The city offers a range of high-quality culture that Berlin simply cannot match. Don't believe me? Just take it from these traveller surveys, here, and here, which both put London towards the top of their rankings for culture, and don't even feature Berlin!
There are of course some areas where Berlin has an impressive CV. While the German capital may have once been a cultural power, in the present day, London wins in so many ways.
London's Royal Opera House in Covent Garden is undoubtedly one of the greatest in the world. The Royal Ballet is the same, rivalled only by a handful of other companies.
With orchestras, what London has here is strength in depth. While many other cities will have one or two major orchestras, London can boast many more than just a handful. The sheer number of stunning ensembles in London is where Berlin falls behind.
London can boast a wide-range of world-class art galleries and museums. The British museum, the National Gallery, the Tate Modern, the list goes on. Berlin has just as many amazing galleries and museums. But London has one very key attribute over Berlin: all galleries and museums are free!
Die Meistersinger von Nürnberg by Richard Wagner at London's Royal Opera House. Photo: DPA
Jörg: It is bordering on the absurd to claim that Berlin has not been a "Goliath" of Western culture over the previous three centuries.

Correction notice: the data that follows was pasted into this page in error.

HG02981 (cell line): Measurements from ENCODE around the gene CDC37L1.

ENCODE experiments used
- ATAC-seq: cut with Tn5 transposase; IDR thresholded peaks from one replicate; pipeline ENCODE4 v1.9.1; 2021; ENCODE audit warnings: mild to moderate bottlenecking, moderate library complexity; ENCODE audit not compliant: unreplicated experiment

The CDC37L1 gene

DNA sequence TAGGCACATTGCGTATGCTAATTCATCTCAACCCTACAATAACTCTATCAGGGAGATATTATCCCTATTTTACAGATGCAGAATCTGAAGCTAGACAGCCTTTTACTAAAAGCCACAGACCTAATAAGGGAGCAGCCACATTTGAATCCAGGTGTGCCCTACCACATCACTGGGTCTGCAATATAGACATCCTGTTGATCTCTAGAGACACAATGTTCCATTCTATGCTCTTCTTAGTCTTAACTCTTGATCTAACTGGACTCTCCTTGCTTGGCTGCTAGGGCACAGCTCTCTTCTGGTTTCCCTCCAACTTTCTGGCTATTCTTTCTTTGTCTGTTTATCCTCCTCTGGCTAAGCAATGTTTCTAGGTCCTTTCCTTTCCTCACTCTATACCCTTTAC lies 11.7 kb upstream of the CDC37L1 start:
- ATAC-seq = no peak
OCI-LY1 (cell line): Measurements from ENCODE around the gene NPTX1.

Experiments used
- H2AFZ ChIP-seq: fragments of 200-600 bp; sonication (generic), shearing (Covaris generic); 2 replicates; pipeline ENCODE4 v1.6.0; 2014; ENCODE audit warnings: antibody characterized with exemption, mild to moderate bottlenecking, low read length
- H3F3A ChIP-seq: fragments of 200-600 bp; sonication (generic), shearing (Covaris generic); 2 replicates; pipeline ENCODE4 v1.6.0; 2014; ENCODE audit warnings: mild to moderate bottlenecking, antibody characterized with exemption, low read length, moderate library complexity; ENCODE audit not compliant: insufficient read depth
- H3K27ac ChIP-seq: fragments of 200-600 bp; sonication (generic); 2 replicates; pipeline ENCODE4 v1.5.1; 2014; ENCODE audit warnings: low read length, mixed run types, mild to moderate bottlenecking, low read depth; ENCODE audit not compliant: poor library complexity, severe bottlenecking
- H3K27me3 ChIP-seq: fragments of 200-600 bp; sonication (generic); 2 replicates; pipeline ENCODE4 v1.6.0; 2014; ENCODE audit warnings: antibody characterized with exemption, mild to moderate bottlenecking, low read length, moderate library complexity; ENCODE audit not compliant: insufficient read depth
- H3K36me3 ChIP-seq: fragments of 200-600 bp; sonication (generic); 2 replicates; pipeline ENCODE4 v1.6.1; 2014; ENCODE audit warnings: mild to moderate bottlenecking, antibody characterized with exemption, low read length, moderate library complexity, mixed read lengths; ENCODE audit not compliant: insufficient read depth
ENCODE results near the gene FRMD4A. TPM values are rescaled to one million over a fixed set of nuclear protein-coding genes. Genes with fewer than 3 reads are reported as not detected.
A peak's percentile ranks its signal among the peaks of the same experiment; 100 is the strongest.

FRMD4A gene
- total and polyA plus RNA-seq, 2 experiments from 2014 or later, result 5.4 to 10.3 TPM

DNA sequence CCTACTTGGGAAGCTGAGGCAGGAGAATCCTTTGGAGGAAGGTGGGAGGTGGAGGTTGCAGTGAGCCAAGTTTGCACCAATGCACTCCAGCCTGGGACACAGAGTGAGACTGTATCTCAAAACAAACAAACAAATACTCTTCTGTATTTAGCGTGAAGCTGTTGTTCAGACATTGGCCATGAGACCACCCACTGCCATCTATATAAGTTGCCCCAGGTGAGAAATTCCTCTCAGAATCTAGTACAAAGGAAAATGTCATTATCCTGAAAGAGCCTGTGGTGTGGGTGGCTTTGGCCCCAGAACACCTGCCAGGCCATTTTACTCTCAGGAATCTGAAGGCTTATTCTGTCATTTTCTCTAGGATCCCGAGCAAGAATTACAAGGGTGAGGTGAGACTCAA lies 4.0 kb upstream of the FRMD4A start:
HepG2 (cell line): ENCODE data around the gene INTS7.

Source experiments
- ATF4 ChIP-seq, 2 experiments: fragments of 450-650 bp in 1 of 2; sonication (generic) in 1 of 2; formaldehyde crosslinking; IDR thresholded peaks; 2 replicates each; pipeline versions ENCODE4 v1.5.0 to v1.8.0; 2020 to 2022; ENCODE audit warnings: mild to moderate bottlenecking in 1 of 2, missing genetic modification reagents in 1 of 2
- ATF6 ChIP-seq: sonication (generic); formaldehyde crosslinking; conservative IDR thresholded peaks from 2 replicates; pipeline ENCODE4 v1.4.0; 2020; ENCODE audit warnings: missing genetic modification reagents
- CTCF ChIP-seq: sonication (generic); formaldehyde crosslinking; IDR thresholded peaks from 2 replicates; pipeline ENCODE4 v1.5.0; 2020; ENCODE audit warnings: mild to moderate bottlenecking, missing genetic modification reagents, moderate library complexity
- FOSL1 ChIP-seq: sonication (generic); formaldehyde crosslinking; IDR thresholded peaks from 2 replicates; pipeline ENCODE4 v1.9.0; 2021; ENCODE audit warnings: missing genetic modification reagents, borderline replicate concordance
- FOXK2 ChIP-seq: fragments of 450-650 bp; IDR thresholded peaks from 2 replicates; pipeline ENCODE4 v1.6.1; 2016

The Prussian Academy of Arts, established by Prince Elector Frederick III in 1694, was directed by some of the most influential artists in the German-speaking world, including Johann Gottfried Schadow and Max Liebermann.
Berlin was home to the expressionist movement, one of the most important developments in early 20th century art. Renowned Chinese artist Ai Weiwei currently has a studio in the city. The Berlin Philharmonic is perhaps the most celebrated orchestra in the world. The Berlin State Opera has had many famous directors, prominent among them Richard Strauss. Meanwhile, €3 euro tickets for concerts for the unemployed and refugees ensure that high culture is open to everyone.
And if you want to start comparing surveys, the Ultimate Fun City Ranking 2014 named Berlin as the most fun city in the world, just ahead of London.
The truth is that London can afford several world class orchestras because it is rich. But Berlin's poverty is what makes it "sexy", as its former mayor once said.
Festivals like 48 Stunden Neukölln - when artists open their studios non-stop for 48 hours - show just how many creatives live in the grungier parts of the city. Nightclubs dominate whole buildings in central parts of town.